A few months ago, screenwriter and author W. Bruce Cameron and the canine star of his new movie, Shelby, spent a day in Kansas City. While the two were living it up at the Bar K, KC’s celebrity dog hang-out, Bruce took a few minutes to talk with me about Shelby, his love of dogs, and his movie, A Dog’s Way Home, now available on BluRay, DVD, and digital.
A real dog on a journey
A Dog’s Way Home tells the story of Bella, a dog who makes a 400-mile journey to rejoin her human, Lucas. Along the way she touches the lives of many, including an orphaned mountain lion club and a homeless veteran.
LH; The journey is an important theme in your books and movies about dogs, and it’s central to A Dog’s Way Home. How is A Dog’s Way Home different from those animal journey epics that have gone before, like The Incredible Journey or Homeward Bound?
WBC: Those books didn’t capture what was going on in the mind of the dogs. The dog in A Dog’s Way Home is a real dog. It can’t talk to animals or people or understand what people are saying. She just wants to be with her human, Lucas.
The human-animal bond
LH: The human/animal bond is another important theme for you. What sparked your interest in the healing bond between veterans and dogs?
WBC: This is a nascent science, and we are not really sure why wounds can be healed so much more quickly when you introduce a dog. I’m less interested in the theories and more interested in the results. There is a change in people when there is a dog in their life. It has always changed me when there is a dog in my life, in terms of changing my idea of what life is for. Dogs live every day with absolute joy and are not aware of the amount of time they will be around. We human beings should try to live our lives like dogs.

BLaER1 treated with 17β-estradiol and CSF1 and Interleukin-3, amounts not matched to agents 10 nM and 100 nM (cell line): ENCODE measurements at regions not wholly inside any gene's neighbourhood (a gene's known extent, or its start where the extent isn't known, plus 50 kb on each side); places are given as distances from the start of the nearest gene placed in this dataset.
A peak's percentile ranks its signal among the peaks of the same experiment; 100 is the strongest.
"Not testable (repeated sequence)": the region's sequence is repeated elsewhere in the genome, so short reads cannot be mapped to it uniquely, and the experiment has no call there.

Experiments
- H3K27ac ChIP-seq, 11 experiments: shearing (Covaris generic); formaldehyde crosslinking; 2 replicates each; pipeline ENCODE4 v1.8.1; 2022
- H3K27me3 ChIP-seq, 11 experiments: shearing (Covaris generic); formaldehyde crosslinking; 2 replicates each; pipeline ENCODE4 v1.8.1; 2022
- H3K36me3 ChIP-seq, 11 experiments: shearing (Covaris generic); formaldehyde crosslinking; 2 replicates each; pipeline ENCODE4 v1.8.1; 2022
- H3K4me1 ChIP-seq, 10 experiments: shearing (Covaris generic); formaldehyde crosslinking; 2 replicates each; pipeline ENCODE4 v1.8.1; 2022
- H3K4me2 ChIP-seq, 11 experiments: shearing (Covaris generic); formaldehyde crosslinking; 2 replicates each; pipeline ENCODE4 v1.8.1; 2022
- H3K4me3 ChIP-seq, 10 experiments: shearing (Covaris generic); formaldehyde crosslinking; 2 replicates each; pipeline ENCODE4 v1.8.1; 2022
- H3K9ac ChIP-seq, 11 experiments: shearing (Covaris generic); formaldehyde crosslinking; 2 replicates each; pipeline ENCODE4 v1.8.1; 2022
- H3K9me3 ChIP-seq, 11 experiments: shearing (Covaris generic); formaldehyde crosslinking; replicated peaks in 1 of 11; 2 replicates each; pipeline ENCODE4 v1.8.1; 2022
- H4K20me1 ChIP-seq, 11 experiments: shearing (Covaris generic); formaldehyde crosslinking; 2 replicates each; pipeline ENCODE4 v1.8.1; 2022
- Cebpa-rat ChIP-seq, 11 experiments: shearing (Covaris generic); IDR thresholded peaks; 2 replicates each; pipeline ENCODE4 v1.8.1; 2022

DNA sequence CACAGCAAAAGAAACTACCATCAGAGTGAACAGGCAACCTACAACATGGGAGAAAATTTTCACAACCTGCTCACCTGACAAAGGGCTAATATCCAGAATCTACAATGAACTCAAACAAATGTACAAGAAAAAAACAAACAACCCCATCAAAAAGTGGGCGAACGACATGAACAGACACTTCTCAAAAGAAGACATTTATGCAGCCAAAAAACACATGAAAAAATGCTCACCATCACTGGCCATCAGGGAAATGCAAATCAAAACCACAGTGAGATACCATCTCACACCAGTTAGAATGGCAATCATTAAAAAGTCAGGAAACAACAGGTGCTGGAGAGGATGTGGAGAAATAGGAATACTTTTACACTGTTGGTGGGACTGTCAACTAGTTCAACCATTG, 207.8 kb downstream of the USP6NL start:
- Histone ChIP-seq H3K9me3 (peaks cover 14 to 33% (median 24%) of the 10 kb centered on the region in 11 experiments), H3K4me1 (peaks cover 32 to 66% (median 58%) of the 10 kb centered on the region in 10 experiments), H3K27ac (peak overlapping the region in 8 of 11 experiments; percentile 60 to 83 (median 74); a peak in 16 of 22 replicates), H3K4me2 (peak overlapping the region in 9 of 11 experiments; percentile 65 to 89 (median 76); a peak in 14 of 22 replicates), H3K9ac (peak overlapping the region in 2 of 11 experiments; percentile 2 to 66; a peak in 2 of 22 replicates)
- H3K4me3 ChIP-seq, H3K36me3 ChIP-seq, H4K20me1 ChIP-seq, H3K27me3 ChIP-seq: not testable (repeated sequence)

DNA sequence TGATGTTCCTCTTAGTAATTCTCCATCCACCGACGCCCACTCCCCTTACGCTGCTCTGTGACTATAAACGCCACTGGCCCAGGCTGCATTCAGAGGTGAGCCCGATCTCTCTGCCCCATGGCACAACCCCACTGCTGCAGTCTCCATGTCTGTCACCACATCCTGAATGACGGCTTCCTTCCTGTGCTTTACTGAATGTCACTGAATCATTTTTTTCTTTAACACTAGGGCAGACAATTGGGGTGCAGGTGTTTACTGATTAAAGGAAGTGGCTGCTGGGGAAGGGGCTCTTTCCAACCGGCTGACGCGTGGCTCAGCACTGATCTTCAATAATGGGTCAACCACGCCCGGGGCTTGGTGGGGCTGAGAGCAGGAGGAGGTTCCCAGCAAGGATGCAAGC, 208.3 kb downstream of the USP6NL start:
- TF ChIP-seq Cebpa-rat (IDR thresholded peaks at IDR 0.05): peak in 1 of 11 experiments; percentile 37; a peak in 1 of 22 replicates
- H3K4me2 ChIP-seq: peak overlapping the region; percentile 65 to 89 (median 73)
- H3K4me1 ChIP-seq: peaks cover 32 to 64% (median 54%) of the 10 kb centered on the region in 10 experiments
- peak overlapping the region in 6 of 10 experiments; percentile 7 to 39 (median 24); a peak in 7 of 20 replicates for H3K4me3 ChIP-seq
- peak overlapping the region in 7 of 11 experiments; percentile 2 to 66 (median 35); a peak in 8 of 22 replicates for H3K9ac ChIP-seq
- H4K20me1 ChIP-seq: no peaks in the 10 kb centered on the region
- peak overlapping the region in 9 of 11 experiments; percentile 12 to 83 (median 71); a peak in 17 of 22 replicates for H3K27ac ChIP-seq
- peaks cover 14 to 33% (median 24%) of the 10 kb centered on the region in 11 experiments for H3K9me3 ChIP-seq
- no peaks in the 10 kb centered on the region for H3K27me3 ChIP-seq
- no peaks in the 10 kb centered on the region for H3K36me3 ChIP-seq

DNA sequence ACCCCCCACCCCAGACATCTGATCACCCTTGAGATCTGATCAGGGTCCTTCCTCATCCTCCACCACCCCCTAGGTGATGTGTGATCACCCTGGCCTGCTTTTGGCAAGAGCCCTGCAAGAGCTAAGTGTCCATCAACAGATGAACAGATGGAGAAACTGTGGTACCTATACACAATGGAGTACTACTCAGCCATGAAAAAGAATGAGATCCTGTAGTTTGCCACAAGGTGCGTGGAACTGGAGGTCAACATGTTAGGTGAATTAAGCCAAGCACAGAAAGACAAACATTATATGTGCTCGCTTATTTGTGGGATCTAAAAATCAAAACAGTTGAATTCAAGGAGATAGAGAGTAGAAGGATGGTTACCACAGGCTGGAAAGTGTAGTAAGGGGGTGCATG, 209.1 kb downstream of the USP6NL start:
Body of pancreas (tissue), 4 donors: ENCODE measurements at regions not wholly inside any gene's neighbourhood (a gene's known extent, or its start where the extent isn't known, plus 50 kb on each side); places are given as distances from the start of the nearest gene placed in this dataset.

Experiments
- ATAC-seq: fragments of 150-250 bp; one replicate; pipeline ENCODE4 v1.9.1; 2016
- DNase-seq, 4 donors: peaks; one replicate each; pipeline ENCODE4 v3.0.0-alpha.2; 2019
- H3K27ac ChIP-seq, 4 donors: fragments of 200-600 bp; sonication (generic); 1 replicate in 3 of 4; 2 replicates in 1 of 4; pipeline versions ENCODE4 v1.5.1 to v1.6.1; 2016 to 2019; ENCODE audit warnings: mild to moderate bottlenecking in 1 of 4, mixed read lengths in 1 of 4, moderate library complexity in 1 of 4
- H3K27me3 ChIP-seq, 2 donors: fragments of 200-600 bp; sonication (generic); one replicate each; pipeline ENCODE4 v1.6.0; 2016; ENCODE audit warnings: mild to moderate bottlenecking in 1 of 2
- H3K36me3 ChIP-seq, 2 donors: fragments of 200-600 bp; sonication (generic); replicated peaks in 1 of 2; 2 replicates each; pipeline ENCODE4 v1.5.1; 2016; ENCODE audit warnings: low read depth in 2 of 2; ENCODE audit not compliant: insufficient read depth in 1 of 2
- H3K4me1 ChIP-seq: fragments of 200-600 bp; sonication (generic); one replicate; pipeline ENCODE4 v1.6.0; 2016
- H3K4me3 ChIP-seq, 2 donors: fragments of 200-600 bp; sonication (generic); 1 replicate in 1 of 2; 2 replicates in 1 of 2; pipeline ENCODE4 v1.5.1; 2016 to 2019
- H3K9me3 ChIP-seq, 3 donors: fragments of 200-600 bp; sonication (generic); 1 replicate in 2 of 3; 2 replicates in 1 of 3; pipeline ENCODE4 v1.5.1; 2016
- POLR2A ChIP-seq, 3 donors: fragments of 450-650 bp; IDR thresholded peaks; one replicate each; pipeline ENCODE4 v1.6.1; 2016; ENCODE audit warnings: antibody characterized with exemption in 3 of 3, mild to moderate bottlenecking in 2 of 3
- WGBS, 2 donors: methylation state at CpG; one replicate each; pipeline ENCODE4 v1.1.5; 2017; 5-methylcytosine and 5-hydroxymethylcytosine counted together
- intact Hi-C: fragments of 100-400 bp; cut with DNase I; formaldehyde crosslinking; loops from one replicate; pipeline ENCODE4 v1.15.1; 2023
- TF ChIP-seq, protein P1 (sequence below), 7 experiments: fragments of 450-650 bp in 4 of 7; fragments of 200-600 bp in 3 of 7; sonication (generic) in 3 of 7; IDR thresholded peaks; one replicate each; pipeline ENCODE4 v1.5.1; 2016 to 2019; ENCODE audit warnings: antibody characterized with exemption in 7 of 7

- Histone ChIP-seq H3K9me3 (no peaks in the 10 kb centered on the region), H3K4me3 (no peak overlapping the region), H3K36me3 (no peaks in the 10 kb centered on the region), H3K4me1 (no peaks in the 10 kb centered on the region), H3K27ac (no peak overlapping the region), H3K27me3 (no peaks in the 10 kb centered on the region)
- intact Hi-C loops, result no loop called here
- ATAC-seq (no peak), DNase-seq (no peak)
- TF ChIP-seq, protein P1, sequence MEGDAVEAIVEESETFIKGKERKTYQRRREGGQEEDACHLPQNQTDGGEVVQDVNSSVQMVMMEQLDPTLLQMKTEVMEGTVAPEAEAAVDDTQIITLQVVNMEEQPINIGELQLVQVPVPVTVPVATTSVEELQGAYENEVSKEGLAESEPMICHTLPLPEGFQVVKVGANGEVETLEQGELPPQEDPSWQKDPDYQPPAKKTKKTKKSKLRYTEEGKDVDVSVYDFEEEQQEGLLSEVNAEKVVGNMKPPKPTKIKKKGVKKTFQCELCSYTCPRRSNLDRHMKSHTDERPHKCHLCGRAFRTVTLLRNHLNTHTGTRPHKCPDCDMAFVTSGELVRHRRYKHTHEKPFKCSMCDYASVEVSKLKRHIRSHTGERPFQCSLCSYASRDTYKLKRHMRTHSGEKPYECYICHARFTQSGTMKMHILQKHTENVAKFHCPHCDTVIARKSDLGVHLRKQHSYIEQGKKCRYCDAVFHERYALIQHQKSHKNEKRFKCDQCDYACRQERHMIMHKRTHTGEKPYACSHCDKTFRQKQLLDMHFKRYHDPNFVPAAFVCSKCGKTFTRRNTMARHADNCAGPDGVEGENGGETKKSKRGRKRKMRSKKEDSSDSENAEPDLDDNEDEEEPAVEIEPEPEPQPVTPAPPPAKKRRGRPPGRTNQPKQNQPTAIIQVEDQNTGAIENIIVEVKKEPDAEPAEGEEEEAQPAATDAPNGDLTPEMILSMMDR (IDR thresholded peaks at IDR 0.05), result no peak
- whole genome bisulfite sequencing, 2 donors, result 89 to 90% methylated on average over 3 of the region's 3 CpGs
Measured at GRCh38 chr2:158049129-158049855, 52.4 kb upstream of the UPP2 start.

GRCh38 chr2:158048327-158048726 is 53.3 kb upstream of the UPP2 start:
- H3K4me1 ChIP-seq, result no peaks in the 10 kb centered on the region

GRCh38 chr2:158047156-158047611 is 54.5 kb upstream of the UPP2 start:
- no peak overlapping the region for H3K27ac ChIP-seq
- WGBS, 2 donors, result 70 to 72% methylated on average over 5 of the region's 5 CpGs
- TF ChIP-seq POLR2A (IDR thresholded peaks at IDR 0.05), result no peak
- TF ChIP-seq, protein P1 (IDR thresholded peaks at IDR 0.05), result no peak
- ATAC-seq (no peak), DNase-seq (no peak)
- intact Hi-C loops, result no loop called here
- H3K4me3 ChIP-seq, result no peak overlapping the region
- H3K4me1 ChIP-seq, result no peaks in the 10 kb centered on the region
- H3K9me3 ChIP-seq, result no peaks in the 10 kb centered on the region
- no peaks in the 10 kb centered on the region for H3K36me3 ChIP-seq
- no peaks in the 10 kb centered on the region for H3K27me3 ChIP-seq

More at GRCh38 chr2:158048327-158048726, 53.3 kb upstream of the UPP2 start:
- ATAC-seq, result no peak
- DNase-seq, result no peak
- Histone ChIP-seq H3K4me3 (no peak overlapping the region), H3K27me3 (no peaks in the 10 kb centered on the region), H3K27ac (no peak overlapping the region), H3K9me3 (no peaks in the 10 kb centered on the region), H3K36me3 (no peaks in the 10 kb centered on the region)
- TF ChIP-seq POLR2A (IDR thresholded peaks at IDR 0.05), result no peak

LH: We can only aspire to live our lives like our dogs. In an interview with Tracy Beckerman, you said “If I’m right, the only reason our species is still around is because of our relationship with the canines.” Can you elaborate on that? I think the domestication of the dog is the most important human achievement. The domestication of the dog just says more good things about our species than virtually anything else we have managed to do.
WBC: At the point that it occurred, human beings were about to be pushed off the planet. We evolved, therefore, to have a do-dependence on these wonderful animals. It’s one of the natural reasons we love dogs so much.
The impact of dogs on people
LH: We humans like to talk a lot about the way we have domesticated and shaped dogs. But the human brain can also be molded. What sort of an impact do you think that dogs have had on the human psyche over the millenia?
WBC: The initial interaction was undoubtely cooperative in hunting. Then we seized control of their destiny. They have always been interested in supporting us. This has been a long journey, but where we find ourselves today is with a new, and more complex appreciation for dogs. People are less likely to view a dog as a tool or a function of their daily lives. People have brought them into their lives. Dogs open up our soul and hearts
LH: In A dog’s Way Home, Does Bella change the people in her life in significant ways?
WBC: There are so many things that Bella does that touch the lives of people. She helps one very disturbed Vietnam veteran transition out of this life. To a large extent she saves his soul. There are a couple more characters in the movie who don’t have or want dogs but wind up with one because of Bella.